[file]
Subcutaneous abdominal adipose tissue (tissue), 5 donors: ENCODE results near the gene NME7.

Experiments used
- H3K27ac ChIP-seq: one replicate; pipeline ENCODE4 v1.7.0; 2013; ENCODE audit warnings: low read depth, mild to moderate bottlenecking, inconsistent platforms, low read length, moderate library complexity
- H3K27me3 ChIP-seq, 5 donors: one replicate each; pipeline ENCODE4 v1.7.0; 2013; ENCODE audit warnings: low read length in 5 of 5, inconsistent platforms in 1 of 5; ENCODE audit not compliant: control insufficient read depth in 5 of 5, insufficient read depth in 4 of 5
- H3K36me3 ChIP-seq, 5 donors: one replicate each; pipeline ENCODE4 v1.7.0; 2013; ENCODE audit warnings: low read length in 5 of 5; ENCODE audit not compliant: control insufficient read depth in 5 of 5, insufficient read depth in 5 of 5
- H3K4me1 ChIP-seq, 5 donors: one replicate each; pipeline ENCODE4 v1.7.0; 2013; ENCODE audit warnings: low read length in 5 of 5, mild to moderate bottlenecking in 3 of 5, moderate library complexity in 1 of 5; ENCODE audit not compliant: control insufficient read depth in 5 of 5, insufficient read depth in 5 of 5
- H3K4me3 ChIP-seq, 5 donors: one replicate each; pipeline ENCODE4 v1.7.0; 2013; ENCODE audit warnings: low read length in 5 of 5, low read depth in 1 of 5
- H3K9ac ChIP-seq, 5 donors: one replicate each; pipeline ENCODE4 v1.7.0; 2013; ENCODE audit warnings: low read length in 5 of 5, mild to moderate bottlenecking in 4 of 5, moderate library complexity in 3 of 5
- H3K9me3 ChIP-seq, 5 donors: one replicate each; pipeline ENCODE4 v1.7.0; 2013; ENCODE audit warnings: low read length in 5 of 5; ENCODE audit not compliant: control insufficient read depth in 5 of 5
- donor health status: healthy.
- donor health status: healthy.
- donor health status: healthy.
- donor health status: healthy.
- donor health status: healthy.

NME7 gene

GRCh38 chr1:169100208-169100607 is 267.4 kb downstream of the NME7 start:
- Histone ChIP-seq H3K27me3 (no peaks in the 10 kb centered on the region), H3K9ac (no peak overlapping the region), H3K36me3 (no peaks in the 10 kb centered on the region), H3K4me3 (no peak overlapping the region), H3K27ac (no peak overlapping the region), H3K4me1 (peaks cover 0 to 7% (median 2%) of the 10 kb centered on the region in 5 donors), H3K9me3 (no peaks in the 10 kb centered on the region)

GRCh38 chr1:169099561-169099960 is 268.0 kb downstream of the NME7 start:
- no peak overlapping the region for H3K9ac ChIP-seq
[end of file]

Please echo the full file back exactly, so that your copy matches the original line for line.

Subcutaneous abdominal adipose tissue (tissue), 5 donors: ENCODE results near the gene NME7.

Experiments used
- H3K27ac ChIP-seq: one replicate; pipeline ENCODE4 v1.7.0; 2013; ENCODE audit warnings: low read depth, mild to moderate bottlenecking, inconsistent platforms, low read length, moderate library complexity
- H3K27me3 ChIP-seq, 5 donors: one replicate each; pipeline ENCODE4 v1.7.0; 2013; ENCODE audit warnings: low read length in 5 of 5, inconsistent platforms in 1 of 5; ENCODE audit not compliant: control insufficient read depth in 5 of 5, insufficient read depth in 4 of 5
- H3K36me3 ChIP-seq, 5 donors: one replicate each; pipeline ENCODE4 v1.7.0; 2013; ENCODE audit warnings: low read length in 5 of 5; ENCODE audit not compliant: control insufficient read depth in 5 of 5, insufficient read depth in 5 of 5
- H3K4me1 ChIP-seq, 5 donors: one replicate each; pipeline ENCODE4 v1.7.0; 2013; ENCODE audit warnings: low read length in 5 of 5, mild to moderate bottlenecking in 3 of 5, moderate library complexity in 1 of 5; ENCODE audit not compliant: control insufficient read depth in 5 of 5, insufficient read depth in 5 of 5
- H3K4me3 ChIP-seq, 5 donors: one replicate each; pipeline ENCODE4 v1.7.0; 2013; ENCODE audit warnings: low read length in 5 of 5, low read depth in 1 of 5
- H3K9ac ChIP-seq, 5 donors: one replicate each; pipeline ENCODE4 v1.7.0; 2013; ENCODE audit warnings: low read length in 5 of 5, mild to moderate bottlenecking in 4 of 5, moderate library complexity in 3 of 5
- H3K9me3 ChIP-seq, 5 donors: one replicate each; pipeline ENCODE4 v1.7.0; 2013; ENCODE audit warnings: low read length in 5 of 5; ENCODE audit not compliant: control insufficient read depth in 5 of 5
- donor health status: healthy.
- donor health status: healthy.
- donor health status: healthy.
- donor health status: healthy.
- donor health status: healthy.

NME7 gene

GRCh38 chr1:169100208-169100607 is 267.4 kb downstream of the NME7 start:
- Histone ChIP-seq H3K27me3 (no peaks in the 10 kb centered on the region), H3K9ac (no peak overlapping the region), H3K36me3 (no peaks in the 10 kb centered on the region), H3K4me3 (no peak overlapping the region), H3K27ac (no peak overlapping the region), H3K4me1 (peaks cover 0 to 7% (median 2%) of the 10 kb centered on the region in 5 donors), H3K9me3 (no peaks in the 10 kb centered on the region)

GRCh38 chr1:169099561-169099960 is 268.0 kb downstream of the NME7 start:
- no peak overlapping the region for H3K9ac ChIP-seq